Don’t let anyone tell you the evolutionary paradigm isn’t in serious turmoil. Science Magazine announces an $8.7 million project by the Templeton Foundation seeking an “evolution rethink.” I’m trying to think of the last time I heard Science reporting on support for a “gravity rethink,” or a “heliocentrism rethink.” The gist of it:
For many evolutionary biologists, nothing gets their dander up faster than proposing that evolution is anything other than the process of natural selection, acting on random mutations. Suggestions that something is missing from that picture — for example, that evolution is somehow directed or that genetic changes can’t fully explain it — play into the hands of creationists, who leap on them as evidence against evolution itself.
Oh, those dreaded “creationists” and evolution deniers. They mean us.
No wonder some evolutionary biologists are uneasy with an $8.7 million grant to U.K., Swedish, and U.S. researchers for experimental and theoretical work intended to put a revisionist view of evolution, the so-called extended evolutionary synthesis, on a sounder footing. Using a variety of plants, animals, and microbes, the researchers will study the possibility that organisms can influence their own evolution and that inheritance can take place through routes other than the genetic material.
Whatever the outcome, the news has yanked Jerry Coyne’s chain. He complains in the article:
Evolutionary biologists shouldn’t accept its money, says Jerry Coyne, an evolutionary biologist at the University of Chicago in Illinois, who has been a persistent critic of the foundation for linking science and religion. “It really slants the way science is done,” he told Science.
Some prominent evolutionary biologists have pushed back against this seeming rebellion. “It’s a mixture of old ideas that aren’t novel and reasonable ideas that haven’t been shown to be of any importance,” Coyne says. He and others insist that evolutionary bio- logy has already incorporated some of these ideas or is in the process of doing so — meaning no “extension” is necessary.
The scope is impressive — “49 researchers from different fields and … 22 interconnected projects across eight institutions.” Coyne’s dyspeptic reaction gives you an idea of what a huge deal this is.
Oh, so you want to dismiss Templeton because its perspective isn’t rigidly materialist enough? Fine, meanwhile this coming November, the Royal Society plans a conference on “New trends in evolutionary biology: biological, philosophical and social science perspectives.” Despite the subdued title — reflecting British understatement, perhaps — this is more big news, a gathering of major mainstream voices from the world of biology and other fields to hash out the merits of the call for a Third Way for evolution — not classic Darwinism, not intelligent design, but something…else:
Scientific discussion meeting organised in partnership with the British Academy by Professor Denis Noble CBE FMedSci FRS, Professor Nancy Cartwright, Sir Patrick Bateson FRS, Professor John Dupré and Professor Kevin Laland.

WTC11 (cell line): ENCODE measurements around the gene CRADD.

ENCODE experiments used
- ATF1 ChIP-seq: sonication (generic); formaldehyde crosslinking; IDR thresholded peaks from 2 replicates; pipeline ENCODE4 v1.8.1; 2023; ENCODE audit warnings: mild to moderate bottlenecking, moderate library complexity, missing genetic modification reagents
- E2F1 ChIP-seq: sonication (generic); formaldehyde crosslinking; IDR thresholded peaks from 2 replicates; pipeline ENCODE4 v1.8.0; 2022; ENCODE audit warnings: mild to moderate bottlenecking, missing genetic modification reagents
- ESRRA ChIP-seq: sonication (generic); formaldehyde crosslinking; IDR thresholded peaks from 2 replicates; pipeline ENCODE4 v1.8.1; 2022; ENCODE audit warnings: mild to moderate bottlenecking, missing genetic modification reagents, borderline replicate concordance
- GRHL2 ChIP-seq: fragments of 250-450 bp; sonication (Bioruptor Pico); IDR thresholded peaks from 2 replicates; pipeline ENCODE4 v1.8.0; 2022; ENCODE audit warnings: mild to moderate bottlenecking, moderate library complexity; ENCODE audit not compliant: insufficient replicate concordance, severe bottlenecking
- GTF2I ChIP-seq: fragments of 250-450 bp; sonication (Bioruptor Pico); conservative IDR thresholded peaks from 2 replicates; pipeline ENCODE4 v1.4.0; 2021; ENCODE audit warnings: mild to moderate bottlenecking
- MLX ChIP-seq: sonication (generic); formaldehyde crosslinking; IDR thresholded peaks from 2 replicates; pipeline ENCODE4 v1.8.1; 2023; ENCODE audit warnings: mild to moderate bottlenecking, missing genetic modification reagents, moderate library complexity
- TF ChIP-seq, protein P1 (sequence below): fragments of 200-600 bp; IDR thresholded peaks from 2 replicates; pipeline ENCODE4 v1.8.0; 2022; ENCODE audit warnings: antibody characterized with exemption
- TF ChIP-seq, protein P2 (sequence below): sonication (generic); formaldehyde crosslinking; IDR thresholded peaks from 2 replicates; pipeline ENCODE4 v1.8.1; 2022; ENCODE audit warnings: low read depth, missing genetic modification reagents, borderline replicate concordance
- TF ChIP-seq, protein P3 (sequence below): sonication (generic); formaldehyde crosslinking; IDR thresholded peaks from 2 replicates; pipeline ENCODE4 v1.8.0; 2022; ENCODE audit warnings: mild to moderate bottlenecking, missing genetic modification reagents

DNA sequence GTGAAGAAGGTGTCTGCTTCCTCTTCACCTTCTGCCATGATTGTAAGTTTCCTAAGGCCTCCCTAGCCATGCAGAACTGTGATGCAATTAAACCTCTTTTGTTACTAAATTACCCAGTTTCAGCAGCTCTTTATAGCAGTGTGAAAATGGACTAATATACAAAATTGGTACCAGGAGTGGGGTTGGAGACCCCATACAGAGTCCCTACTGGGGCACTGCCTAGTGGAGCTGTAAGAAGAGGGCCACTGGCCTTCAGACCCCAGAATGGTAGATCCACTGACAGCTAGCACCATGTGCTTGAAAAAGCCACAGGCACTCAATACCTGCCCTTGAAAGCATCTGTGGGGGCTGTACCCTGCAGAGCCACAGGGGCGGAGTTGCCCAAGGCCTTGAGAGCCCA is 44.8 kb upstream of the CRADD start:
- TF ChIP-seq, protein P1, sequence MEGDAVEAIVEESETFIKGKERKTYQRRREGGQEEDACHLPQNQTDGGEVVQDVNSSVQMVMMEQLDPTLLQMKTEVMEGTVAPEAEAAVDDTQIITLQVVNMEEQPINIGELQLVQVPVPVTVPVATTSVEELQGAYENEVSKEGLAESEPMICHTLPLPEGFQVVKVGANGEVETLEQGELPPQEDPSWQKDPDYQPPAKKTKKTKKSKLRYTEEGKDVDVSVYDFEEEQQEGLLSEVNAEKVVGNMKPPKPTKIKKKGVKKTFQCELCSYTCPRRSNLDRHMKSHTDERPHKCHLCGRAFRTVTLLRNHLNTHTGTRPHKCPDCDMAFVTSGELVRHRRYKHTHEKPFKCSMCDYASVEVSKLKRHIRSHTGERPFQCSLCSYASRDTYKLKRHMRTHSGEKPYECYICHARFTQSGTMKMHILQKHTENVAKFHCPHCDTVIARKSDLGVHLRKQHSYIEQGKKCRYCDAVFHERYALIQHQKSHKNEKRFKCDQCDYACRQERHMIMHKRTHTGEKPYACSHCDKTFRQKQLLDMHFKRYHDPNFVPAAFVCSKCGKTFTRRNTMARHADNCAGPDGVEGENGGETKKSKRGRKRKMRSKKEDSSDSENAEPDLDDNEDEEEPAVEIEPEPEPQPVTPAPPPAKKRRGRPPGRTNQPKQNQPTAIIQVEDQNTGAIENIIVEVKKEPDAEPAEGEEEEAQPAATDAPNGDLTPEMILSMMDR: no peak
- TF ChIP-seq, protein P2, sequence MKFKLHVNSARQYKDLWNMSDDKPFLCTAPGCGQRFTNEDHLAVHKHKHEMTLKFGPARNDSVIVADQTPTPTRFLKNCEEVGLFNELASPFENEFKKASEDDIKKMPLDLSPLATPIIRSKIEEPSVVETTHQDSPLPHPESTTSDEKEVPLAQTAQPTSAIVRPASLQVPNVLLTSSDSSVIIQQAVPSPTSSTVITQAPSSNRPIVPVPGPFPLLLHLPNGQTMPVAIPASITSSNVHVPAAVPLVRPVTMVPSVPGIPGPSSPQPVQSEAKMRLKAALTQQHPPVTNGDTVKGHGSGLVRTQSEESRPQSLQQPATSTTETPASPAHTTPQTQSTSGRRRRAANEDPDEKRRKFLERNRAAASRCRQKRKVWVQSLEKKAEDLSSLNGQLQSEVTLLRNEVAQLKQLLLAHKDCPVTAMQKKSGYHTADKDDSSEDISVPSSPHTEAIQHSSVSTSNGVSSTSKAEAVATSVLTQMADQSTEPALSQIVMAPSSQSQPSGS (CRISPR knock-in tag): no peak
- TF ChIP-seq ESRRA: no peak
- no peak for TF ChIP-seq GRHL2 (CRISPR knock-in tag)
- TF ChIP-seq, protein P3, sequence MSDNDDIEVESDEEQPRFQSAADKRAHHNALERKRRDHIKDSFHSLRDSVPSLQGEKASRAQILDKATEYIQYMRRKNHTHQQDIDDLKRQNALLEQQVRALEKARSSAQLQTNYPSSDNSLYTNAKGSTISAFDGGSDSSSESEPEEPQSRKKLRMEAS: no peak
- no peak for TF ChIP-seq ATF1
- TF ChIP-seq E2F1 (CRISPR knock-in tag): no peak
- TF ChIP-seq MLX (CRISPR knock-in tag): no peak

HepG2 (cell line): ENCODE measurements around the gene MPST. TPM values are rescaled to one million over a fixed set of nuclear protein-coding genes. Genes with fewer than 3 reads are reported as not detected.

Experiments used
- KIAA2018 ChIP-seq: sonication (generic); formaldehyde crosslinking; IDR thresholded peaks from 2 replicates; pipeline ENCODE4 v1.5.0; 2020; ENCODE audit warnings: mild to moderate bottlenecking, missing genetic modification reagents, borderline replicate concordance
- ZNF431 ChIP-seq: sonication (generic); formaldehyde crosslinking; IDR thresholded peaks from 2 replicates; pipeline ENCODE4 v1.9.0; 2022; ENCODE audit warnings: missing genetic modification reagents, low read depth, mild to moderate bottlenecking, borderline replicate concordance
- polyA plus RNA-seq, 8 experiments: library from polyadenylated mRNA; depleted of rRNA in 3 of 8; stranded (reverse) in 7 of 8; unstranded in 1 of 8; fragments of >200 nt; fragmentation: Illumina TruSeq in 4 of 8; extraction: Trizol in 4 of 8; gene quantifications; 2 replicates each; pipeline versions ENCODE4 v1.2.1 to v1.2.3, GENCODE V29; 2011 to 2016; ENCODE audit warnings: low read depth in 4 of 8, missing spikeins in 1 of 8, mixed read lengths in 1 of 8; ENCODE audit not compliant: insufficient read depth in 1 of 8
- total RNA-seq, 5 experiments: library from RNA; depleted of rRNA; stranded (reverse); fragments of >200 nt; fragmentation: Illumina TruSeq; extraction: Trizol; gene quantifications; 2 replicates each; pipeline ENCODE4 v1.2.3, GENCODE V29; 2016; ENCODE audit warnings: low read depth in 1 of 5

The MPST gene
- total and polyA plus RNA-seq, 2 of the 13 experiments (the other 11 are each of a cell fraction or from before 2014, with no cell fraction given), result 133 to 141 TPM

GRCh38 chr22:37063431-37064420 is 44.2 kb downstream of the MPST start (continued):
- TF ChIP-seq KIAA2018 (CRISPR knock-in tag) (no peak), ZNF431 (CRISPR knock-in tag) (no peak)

Developments in evolutionary biology and adjacent fields have produced calls for revision of the standard theory of evolution, although the issues involved remain hotly contested. This meeting will present these developments and arguments in a form that will encourage cross-disciplinary discussion and, in particular, involve the humanities and social sciences in order to provide further analytical perspectives and explore the social and philosophical implications.
When it comes to “hotly contesting” the “standard theory of evolution,” the timing couldn’t be better. This coming Monday we’ll have the opportunity to celebrate two significant anniversaries — that of the description of the structure of the DNA molecule by Watson and Crick (they published on April 25, 1953) and the fiftieth anniversary of the Wistar Institute conference on “Mathematical Challenges to the Neo-Darwinian Interpretation of Evolution.”
Note the conference’s title. It wasn’t about “rejecting” or “denying” evolution but searching for a justified interpretation of the agreed scientific evidence. The Philadelphia meeting, spurred on by MIT’s Murray Eden and planting a seed for what would become the modern ID movement, which offers its own positive interpretation, convened on April 25-26, 1966.
If you’ll forgive a morbid metaphor, Wistar was like the ominous spot first seen on the X-ray of a vital organ — the beginning of the end for unguided Darwinian processes as the sole, satisfactory explanation of how complex biological features evolve.
ID, obviously, is one source of the current challenge to Darwinism, but it’s only one source. You could erase ID advocates entirely from the battle map, and Darwinian theory would still be under siege. Evolution’s smug cultists are in denial about that, but it’s true.
Image: Siege of Lisbon, by Alfredo Roque Gameiro [Public domain], via Wikimedia Commons.